Driving an Electric Car

By Sharon Duggan

This article is the first in a series of personal perspectives on electric vehicles (EVs) and hybrid cars.  This month from an EV owner, to give readers a better understanding of things to consider before purchasing an electric car.  

This owner purchased a Nissan Leaf E Techna, costing £37,000, on lease hire contract avoiding the full amount ‘upfront’.  After 4 years, there’s the opportunity to buy the car outright, if they wish. There was a long waiting list before the car was available, indicating how popular it is. The owner agonised before buying a Nissan, preferring Citroën cars, which they’ve owned for years.  

The Nissan Leaf E Tekna

All EVs are automatic which was also an issue they had to carefully consider. 

It’s important to be able to charge EVs at home. This factor can be prohibitive for people who don’t have the facility for this.  At the time of purchase, the owner was eligible for £300 discount off the home charging unit from Pod Point but there was a long waiting time for installation. 

When installers came it was identified their house electric box wasn’t sufficiently modern to take the extra high voltage charging required.  Eventually, this was sorted out, but it was obviously something else to consider.  

Of note is the fact that home chargers aren’t as fast as public ones. However, the owner benefits from a special tariff between 12.30 – 4.30am at a cost of 7p per kilowatt hour, making it very affordable. Had they bought a Tesla EV, however, there’s an even cheaper rate.  

The owner stressed they did need a new car and weren’t buying on a whim. They chose the EV because of the reduced environmental impact.  This is true to an extent, though EVs lithium batteries aren’t green at all and mining of these metals cause pollution – it’s becoming a highly political issue, especially as China currently dominates the market.

Regarding the car’s range, the owner wanted at least a 200 mile range.  The Nissan Leaf has approximate range of 260 miles though in the winter, the range reduces due to use of heater, wipers etc. It’s an interesting exercise to see how these factors affect mileage on a longer journey. Driving around locally around Cranleigh, uses hardly any charge at all.  

A great feature in transit is the car flags up when there’s a charging point nearby but the real difficulty is the infrastructure over distance (something that’s been well documented in the media).  The owner said when undertaking a longer journey, downloading “Zap” App is recommended, (there are other brands available) which advises where there’s a charging point ahead, whether it’s working and whether it’s in use.  Another consideration is that different charging points charge at different speeds. There are super chargers where your car can be charged within an hour, whereas other chargers may take longer.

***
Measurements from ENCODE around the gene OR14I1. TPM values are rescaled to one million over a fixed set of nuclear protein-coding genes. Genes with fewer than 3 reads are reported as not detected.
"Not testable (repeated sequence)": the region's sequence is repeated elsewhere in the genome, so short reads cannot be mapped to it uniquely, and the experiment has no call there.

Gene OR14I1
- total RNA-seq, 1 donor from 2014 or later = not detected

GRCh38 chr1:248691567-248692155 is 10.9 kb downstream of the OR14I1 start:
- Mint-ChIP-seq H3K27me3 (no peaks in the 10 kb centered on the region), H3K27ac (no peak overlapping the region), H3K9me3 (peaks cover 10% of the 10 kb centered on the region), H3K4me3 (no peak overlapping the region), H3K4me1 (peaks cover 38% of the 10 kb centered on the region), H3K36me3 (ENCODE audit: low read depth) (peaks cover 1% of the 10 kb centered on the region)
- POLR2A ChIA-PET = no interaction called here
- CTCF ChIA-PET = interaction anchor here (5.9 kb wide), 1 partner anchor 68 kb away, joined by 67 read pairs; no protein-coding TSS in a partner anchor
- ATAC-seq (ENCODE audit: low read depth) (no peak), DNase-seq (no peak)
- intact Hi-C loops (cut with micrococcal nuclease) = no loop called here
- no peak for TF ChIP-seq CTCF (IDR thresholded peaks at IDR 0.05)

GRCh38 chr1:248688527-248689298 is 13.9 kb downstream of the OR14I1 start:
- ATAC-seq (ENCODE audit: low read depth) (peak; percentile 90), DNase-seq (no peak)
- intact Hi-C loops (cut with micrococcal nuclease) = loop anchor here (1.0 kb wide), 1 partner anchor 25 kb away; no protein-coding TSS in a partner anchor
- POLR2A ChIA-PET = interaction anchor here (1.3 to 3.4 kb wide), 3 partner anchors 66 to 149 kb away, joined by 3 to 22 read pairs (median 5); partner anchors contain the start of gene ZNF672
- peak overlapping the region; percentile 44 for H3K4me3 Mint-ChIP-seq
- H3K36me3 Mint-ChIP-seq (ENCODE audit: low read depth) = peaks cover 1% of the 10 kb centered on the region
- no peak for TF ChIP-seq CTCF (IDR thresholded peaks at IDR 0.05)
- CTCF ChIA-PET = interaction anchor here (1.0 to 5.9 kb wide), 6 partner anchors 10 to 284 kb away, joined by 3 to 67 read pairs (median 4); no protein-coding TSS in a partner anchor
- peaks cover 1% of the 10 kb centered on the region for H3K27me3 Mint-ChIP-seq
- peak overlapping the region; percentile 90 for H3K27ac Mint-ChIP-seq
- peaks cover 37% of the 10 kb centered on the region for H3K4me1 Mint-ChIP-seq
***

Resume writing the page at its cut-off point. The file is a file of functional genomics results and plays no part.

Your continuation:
There are numerous companies producing charging points, each charging different fees – the owner said it was a bit like the Wild West! It’s company’s particular App is required, linked to your personal account. It’s just not possible to drive off in your car without doing your EV homework!   The charging points aren’t always on main roads and another annoyance is that on motorways many charging points are only for Teslas!  What’s that all about?! 

The Nissan Leaf comes with 2 leads that may be required to plug into a charging point en route (some charging points provide leads).  Unfortunately, not all leads are compatible as the industry doesn’t currently have a universal charging socket etc. so it is problematic.

The government really needs to standardise charging sockets, fees and increase the number and power of charging points.  

Regarding the car’s performance, the owner says it’s fantastic and they love driving it.  They soon adapted to driving an automatic. It accelerates fast (because the electricity current is constant which isn’t the case with an internal combustion engine).  It’s very responsive, so when overtaking the power boost is readily available.  It’s smooth, easy to keep to the speed limit and easy to control.  It has cameras back and front and can even drive itself though they haven’t used this facility yet (the upgraded model can also park automatically). There’s an eco-pedal facility and different gears etc.

They said it’s in a different league from previous cars they’ve owned and they would definitely buy another one as it’s such a joy to drive.  It’s had a positive impact on the quality of their driving.  They can’t think of an alternative car they’d rather own – a big recommendation indeed, all while knowing it’s not polluting the environment.  

Sharon Duggan


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